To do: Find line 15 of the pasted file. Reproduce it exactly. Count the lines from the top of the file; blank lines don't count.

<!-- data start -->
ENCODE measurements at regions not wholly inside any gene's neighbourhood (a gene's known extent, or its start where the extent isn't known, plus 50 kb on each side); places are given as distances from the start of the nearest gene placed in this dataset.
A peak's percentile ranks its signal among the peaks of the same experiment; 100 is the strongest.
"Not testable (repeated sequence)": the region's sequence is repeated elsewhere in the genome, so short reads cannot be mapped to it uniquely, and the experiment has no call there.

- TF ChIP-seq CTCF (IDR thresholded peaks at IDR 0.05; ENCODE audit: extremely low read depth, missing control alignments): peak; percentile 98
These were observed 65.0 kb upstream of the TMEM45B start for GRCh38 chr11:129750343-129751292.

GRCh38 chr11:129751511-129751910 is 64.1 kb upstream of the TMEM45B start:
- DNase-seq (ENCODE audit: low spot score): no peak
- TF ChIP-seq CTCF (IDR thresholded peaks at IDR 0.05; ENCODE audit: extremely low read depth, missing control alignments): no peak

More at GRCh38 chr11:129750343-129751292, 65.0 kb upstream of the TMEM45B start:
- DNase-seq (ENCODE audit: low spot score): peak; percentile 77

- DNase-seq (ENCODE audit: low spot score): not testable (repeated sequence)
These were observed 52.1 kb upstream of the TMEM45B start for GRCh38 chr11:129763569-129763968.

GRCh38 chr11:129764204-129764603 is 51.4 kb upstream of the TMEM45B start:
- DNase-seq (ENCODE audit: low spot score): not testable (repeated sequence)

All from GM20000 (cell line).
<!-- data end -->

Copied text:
All from GM20000 (cell line).